The ability to log into different social media user accounts at the same time is great, and not so great. Twitter, Instagram and other social media platforms made it so to make our lives easier. This convenience comes with potential reputational risk for your church or organisation. Someone could end up publishing content meant for their personal account. So how do we avoid gaffes when posting on official online platforms?
Mistakes will happen. I’ve had my fair share. If you haven’t made a few your time is coming. Here are some of the scenarios we might want to avoid:
Posting personal messages, which aren’t your church’s official stance. The Hillsong Church Twitter gaffe, is what inspired this post.
Hillsong Church has since deleted the post and apologized. Because of the significant global reach they have this mistake got a lot of eyeballs quickly. Your church or organisation might not get as much attention but it is worth putting measures in place to avoid these.
*Side note: This is not to shame Hillsong Church but an acknowledgement that this can happen to anyone. I hope that the author of the tweet is fine and there’s understanding for him / her.
Editing on ChurchMag doesn’t cure me from publishing errors on our social media. Even editors need editors. This includes spelling, wrong links, grammar, you name it.
Wrong Day / Time
Posting time-sensitive blogs or social media messages on the wrong date and or time.
How To Avoid Mistakes When Posting On Social Media Or Websites
Social Media Policies
Phil has covered social media policies well. I’d recommend reading these posts for good treatment on the subjects:
- Your Church Needs a Social Media Policy #1: Why?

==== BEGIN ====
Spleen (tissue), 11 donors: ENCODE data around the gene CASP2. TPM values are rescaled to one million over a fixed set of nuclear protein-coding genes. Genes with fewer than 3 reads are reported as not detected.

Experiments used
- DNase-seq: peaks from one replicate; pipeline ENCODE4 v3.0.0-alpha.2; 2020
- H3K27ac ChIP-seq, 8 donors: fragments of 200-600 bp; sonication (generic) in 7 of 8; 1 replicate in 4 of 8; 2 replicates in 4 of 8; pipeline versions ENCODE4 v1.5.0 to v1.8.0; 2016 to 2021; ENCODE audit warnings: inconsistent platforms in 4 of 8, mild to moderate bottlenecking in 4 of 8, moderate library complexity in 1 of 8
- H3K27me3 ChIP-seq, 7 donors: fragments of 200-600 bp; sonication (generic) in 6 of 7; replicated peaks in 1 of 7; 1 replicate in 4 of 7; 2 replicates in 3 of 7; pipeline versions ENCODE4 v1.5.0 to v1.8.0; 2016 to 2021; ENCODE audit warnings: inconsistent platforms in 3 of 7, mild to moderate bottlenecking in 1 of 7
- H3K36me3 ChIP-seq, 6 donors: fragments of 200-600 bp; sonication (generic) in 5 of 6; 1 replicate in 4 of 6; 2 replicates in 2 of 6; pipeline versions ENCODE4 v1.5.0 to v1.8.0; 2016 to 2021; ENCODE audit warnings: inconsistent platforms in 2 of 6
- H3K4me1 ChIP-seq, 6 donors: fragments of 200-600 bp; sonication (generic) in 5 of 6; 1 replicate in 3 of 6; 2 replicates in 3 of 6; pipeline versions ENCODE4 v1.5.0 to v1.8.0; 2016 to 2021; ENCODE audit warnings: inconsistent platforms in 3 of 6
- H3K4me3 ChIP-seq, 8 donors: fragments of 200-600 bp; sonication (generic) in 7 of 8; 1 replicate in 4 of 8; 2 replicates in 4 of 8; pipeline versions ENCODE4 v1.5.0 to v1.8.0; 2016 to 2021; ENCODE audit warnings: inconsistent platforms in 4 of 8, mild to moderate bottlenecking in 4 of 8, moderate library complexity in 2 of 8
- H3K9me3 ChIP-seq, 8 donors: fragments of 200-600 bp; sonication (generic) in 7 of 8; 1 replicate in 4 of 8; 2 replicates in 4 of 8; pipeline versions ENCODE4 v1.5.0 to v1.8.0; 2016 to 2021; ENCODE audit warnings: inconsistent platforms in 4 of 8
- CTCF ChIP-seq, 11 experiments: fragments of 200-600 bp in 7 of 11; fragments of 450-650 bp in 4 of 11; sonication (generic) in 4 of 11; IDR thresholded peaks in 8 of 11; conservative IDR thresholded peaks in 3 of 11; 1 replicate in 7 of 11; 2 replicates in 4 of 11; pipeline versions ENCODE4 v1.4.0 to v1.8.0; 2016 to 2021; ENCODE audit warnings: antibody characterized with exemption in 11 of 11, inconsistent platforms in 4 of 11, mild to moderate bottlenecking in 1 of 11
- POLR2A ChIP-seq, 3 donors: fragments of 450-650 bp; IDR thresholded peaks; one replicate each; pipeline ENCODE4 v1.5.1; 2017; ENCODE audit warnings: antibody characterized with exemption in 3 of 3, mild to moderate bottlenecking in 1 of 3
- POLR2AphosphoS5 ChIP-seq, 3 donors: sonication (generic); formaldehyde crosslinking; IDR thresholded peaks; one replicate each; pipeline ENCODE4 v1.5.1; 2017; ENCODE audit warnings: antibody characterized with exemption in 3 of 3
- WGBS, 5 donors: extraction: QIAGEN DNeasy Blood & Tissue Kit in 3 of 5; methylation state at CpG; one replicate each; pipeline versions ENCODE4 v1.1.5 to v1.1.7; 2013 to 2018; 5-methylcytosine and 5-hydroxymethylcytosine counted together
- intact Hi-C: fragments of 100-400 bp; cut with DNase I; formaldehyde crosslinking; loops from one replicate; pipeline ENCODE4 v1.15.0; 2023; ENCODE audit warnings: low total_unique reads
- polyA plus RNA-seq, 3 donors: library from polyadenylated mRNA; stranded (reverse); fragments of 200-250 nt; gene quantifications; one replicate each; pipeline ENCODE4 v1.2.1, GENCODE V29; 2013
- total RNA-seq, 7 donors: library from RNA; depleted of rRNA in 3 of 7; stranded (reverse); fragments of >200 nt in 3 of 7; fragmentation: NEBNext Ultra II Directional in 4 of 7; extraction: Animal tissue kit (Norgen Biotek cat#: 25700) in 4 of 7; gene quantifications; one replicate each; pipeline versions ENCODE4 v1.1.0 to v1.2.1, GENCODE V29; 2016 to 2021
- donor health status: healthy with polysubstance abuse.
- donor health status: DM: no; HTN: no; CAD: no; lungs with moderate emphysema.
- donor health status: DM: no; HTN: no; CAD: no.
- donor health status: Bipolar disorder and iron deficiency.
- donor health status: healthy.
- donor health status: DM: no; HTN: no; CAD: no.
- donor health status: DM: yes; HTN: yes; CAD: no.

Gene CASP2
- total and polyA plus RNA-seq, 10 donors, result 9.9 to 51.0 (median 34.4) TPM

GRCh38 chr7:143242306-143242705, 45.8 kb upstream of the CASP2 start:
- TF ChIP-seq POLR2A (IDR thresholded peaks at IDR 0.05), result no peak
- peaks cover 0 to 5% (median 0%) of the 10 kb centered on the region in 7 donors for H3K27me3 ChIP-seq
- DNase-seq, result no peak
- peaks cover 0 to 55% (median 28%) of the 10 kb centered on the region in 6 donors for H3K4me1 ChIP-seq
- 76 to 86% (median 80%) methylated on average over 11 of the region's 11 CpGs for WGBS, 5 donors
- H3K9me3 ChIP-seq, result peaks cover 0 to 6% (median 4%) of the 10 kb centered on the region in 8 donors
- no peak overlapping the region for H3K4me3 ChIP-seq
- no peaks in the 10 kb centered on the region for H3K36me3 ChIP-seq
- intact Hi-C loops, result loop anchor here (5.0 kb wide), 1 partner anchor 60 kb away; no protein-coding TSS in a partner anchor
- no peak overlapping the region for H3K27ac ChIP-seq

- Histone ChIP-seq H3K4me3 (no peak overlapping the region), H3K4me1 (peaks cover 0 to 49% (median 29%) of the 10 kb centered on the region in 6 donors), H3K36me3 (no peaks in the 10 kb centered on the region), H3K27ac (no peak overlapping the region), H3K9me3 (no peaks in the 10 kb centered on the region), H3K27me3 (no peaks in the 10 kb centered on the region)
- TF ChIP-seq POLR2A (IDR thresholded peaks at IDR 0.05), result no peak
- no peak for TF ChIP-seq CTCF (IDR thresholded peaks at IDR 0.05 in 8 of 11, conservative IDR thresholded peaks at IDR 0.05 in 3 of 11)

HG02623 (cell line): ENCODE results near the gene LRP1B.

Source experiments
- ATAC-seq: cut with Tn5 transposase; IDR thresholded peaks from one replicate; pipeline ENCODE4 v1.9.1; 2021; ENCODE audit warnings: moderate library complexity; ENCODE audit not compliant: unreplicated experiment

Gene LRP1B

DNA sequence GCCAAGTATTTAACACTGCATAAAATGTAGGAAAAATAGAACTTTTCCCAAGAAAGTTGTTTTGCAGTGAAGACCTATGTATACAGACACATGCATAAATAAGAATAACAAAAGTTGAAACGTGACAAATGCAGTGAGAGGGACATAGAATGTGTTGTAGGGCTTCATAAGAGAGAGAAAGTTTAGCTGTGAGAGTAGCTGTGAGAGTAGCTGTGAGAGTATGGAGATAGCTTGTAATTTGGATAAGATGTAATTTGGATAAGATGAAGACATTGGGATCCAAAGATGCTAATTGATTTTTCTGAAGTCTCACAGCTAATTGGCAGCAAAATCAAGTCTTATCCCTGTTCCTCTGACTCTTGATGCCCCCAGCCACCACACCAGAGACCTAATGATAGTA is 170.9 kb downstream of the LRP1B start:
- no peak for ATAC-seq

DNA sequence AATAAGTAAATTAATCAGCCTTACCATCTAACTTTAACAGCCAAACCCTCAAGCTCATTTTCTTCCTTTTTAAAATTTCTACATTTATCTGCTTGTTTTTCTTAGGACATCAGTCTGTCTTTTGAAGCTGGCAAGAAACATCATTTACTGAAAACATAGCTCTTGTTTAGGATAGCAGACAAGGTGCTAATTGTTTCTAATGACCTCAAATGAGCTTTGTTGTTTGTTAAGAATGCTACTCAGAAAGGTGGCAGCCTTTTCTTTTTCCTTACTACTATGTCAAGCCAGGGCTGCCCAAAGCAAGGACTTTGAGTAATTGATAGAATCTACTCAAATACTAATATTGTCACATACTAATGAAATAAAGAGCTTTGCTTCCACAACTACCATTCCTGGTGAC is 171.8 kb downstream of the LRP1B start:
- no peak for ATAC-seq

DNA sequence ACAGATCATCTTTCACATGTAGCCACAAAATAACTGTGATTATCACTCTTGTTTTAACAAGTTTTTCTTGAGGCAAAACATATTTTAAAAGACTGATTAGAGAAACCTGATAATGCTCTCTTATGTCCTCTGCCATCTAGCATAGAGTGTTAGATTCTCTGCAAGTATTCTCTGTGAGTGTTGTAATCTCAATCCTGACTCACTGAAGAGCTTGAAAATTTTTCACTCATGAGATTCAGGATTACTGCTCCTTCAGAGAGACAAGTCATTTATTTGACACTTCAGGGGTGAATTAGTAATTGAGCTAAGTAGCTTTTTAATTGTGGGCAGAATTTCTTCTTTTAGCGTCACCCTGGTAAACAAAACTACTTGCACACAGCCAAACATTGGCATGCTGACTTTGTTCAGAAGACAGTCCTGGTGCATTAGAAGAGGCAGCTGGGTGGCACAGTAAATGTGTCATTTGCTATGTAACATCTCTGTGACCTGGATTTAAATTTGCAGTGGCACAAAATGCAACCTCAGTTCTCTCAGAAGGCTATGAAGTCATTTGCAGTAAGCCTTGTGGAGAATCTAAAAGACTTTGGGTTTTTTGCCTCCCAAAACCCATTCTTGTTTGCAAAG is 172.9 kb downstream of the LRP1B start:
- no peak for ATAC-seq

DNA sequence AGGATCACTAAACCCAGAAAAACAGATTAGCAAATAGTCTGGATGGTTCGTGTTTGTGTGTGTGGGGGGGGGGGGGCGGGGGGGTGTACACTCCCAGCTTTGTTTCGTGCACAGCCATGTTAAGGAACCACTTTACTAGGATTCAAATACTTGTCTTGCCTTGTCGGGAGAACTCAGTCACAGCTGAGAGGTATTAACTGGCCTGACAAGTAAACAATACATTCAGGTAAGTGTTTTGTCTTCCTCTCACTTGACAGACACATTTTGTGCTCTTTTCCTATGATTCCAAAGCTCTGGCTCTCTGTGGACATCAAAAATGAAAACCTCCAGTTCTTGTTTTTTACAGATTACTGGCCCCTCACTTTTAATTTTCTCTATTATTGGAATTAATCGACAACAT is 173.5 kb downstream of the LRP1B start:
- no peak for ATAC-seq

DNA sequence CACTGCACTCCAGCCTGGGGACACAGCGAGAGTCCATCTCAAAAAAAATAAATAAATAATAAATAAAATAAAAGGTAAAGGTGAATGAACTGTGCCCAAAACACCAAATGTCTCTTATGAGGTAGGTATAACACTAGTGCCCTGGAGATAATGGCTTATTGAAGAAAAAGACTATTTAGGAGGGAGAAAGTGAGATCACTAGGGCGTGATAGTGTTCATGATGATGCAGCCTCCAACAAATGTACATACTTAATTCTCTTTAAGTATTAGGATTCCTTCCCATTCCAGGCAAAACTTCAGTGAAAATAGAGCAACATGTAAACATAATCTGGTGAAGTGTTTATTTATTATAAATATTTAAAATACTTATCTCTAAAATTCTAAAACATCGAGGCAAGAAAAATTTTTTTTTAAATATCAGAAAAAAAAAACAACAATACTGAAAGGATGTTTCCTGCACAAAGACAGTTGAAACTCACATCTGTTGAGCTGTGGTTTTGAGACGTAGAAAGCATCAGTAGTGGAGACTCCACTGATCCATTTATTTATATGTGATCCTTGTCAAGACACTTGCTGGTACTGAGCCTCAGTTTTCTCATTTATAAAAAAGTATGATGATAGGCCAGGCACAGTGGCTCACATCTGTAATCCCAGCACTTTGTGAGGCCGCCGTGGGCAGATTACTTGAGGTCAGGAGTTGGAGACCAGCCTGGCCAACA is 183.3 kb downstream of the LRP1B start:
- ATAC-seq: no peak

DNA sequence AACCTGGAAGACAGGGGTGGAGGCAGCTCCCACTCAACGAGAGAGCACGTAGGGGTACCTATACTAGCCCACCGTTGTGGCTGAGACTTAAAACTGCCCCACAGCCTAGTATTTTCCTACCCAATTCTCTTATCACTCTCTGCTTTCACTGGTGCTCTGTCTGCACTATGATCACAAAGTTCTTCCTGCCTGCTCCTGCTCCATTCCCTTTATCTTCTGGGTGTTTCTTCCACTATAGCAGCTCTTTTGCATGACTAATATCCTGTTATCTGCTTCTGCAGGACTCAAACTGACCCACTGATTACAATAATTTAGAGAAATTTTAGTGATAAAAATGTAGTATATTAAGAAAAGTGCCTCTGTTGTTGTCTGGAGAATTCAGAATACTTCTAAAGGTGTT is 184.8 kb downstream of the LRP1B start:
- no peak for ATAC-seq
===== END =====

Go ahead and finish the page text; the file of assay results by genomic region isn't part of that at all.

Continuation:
- Your Church Needs a Social Media Policy #2: Personal Reflections
Some of the unwanted mistakes happen when ‘out of character’ posts are published. Some church leaders make assumptions that their teams know what to post. After all why would you appoint people in those roles if they weren’t competent?
Sometimes honest mistakes happen when someone posts something off-brand. Not that it was intentional but not considered before. To avoid this, develop brand guidelines which document your persona online.
This includes things like language, tone, colours used etc.
Different Apps / Devices
To avoid gaffes when posting on official online platforms I suggest using different apps and devices. For example use Hootsuite for church social media posts and native / official apps for personal posting.
Where possible I’d recommend having dedicated devices for organisation social media. That way you can keep personal stuff on personal devices.
Scheduling / Posting Calendar
As much as possible schedule posts. My assumption here is that you’ll craft and review posts. Errors often happen when we post on the fly. Scheduling in advance can force you to think about what you want to communicate and when.
Avoid gaffes when posting on official online platforms by creating a posting calendar.
Most social media platforms like Twitter and Facebook (Pages) now allow you to schedule directly from them. Otherwise use third party solutions like Buffer, Amplfy, Hootsuite, Tweetdeck etc.
Have an approval process for posts. WordPress and other content management website solutions allows different user roles. Some are creators and others edit, do checks and approve for publishing. Facebook has something similar. This can be helpful where you have interns involved.
Have you made any gaffes? What else would you add to this?